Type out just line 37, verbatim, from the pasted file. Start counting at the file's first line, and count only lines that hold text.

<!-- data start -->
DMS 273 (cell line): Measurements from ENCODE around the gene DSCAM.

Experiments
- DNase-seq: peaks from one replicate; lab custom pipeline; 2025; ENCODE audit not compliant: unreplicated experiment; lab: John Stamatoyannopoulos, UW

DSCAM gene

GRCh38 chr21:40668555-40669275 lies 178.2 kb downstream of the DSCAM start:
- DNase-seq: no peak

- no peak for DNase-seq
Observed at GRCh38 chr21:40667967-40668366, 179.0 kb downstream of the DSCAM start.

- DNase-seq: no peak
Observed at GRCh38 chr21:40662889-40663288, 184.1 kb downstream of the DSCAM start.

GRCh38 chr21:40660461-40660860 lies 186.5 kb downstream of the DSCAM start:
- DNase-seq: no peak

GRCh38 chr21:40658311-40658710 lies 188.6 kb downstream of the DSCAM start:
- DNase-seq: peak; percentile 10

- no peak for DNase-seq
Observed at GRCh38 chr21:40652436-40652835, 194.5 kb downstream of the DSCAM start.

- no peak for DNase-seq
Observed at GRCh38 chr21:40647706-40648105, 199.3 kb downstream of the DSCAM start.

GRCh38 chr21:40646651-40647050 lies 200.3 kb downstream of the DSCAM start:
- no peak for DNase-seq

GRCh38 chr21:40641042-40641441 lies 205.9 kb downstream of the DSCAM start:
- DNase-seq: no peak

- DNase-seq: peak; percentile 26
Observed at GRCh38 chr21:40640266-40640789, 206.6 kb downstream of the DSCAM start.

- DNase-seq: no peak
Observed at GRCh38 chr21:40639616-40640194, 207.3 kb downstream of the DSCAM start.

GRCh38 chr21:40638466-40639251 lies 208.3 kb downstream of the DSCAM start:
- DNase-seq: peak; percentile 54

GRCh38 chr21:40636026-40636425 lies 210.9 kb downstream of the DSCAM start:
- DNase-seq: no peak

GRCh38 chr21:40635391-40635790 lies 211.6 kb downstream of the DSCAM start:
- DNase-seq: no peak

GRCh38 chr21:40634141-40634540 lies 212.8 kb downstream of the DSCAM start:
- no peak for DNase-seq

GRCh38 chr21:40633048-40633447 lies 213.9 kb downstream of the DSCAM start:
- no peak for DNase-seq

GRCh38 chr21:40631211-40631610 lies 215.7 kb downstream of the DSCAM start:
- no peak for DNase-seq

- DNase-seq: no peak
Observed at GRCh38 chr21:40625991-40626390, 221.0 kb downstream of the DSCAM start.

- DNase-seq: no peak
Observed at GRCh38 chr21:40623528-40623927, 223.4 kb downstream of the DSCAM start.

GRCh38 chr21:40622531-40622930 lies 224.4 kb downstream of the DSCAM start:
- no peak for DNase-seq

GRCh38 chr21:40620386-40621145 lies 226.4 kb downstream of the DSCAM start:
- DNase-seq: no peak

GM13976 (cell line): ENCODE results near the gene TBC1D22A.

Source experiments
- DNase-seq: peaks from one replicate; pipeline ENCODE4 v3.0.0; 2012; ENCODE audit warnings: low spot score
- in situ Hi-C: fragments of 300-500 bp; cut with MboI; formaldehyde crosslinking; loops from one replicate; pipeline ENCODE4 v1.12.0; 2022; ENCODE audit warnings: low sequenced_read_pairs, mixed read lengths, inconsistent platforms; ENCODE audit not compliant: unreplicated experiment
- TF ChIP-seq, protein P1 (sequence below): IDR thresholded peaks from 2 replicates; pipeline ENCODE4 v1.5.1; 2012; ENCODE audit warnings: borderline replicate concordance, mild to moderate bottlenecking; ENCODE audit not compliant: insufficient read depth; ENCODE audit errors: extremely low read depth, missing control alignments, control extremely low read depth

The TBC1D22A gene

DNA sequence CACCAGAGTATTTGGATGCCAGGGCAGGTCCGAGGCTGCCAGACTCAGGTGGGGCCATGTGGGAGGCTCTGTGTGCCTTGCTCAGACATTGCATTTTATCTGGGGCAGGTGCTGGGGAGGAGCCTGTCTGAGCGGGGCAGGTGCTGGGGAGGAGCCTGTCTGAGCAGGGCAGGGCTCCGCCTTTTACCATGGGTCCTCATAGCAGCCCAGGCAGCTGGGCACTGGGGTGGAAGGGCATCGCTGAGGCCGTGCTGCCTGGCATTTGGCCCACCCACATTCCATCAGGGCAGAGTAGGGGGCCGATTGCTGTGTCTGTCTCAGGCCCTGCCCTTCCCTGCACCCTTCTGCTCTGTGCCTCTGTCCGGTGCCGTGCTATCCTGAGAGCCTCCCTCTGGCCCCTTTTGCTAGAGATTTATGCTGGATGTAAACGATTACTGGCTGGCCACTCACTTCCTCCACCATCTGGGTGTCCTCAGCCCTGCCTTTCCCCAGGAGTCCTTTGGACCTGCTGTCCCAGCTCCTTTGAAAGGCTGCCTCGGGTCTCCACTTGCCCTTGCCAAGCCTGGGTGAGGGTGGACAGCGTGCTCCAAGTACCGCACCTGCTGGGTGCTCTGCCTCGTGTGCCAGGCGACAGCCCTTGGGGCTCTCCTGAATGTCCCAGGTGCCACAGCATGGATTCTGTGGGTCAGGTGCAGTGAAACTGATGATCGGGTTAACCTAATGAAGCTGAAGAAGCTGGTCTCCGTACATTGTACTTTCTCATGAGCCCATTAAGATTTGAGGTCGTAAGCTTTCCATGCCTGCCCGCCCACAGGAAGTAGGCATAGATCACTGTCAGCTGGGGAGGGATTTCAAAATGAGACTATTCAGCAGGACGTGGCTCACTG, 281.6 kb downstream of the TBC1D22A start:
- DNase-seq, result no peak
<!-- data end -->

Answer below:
GRCh38 chr21:40631211-40631610 lies 215.7 kb downstream of the DSCAM start: